Love can change your priorities, but does not silence that voice inside telling you to go!
What made you finally ‘just GO’?
“The breaking point” sad to say, was “the break up”.
I broke up with my love, my career, and my city.
I endured a very intense, passionate relationship which was marriage bound, with a contentious partner, with whom I had even planned a RTW trip, but life has a mysterious way of working the kinks out.
The same week I announced to him I was moving out of our gorgeous apartment and home, my sister returned from Ghana with enticing photos and a fantastic new outlook on life. She was radiant, refreshed and grateful, and I wanted everything to do with her adventures and nothing to do with my own life.
When I jumped into the African skirt and headdress she brought back for me, something in my spirit exploded. Thanks to her little nudge, my adventure genes took over and the next morning I applied to the mirror foundation’s Thailand volunteer program. For ten weeks, I endured the most contumelious, yet sanguine time of my life: ending a future with “the one”, leaving a promising career path, and saying goodbye to my friends and family in Chicago. Nonetheless, it was all worth it for the exhilarating travel and volunteer life I am currently living.
Where are you now and what are you doing?
I have been volunteering in the northernmost province of Thailand, ChiangRai, in the mountain jungle, teaching English to the hill tribe children for the mirror foundation. Everyday, the children’s smiles, or the way they say “hello teacher” and especially their eagerness to learn is completely inspiring. Beyond teaching children, the simplicity of life and respect for nature has transformed how I will live my life when I do settle somewhere in the future. Each day here, I am exuberant to be active and present in each moment. I keep a blog outlining moments of ebullience, in which I am so grateful to be alive, EEEEE, and there is such a plethora of these experiences that I cannot keep up with my posts.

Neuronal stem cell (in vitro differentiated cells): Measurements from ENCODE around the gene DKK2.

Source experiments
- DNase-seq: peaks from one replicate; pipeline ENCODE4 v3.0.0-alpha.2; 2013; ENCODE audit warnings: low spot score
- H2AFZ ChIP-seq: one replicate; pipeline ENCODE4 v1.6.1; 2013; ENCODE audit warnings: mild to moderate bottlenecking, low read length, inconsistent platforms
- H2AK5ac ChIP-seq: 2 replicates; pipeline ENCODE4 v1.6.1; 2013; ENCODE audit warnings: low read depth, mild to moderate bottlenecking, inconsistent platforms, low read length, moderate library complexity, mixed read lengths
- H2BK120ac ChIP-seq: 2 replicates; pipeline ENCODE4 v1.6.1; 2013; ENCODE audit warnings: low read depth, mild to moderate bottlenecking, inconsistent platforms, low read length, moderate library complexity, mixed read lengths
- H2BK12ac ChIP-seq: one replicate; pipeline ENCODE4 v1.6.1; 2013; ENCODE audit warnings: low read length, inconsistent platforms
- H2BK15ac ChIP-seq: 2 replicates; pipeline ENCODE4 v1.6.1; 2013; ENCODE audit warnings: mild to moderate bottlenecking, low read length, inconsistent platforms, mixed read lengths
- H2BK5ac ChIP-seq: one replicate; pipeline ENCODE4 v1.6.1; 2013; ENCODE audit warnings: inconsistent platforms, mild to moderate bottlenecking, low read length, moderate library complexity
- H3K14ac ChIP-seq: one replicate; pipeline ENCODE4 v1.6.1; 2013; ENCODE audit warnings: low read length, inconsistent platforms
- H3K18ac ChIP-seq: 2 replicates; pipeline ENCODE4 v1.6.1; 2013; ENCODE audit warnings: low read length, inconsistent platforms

After Thailand, I head to Hong Kong, Bali, Koh Phi Phi, home for the holidays and then down to South America until my travel fund is diminished. I still do consider the US “home”, and I will need to get a job to revamp my life budget but traveling gives you more reason to work efficiently, and detach from material things.
People back home often ask me (exasperated) “what are you going to do with your life!? Like I am living an unreality, upside down or backwards. This question implies that I am not living right now, which is quite the opposite.
Because I had the courage to be independent and love myself first,
because I believe in following my passions over living a corporate career for someone else,
because I am not afraid to be outside the box and enjoy expanding my comfort zone,
I am living the fullest life I possibly can imagine and I trust no matter where I am, who I’m with, or what I will be doing, I will be greater off for this experience, this lifestyle, beyond’ around and over the9 to 5.
A tremendous thanks to an experience seeker, a dreamer, a doer, a constant inspirer, my best friend and travel spirit, Care. If it were not for your courage to leave it all in the first place, I would not be following your foot steps, living the best, most adventurous life I could possibly imagine. For your common sense, innocence, joy and positive energy, I am eternally grateful.
Kahp Kuhn kahh!
Did you come from a 9-5 work environment and find yourself ‘just going’ to pursue a passion? Help inspire others by sharing your story about why you left.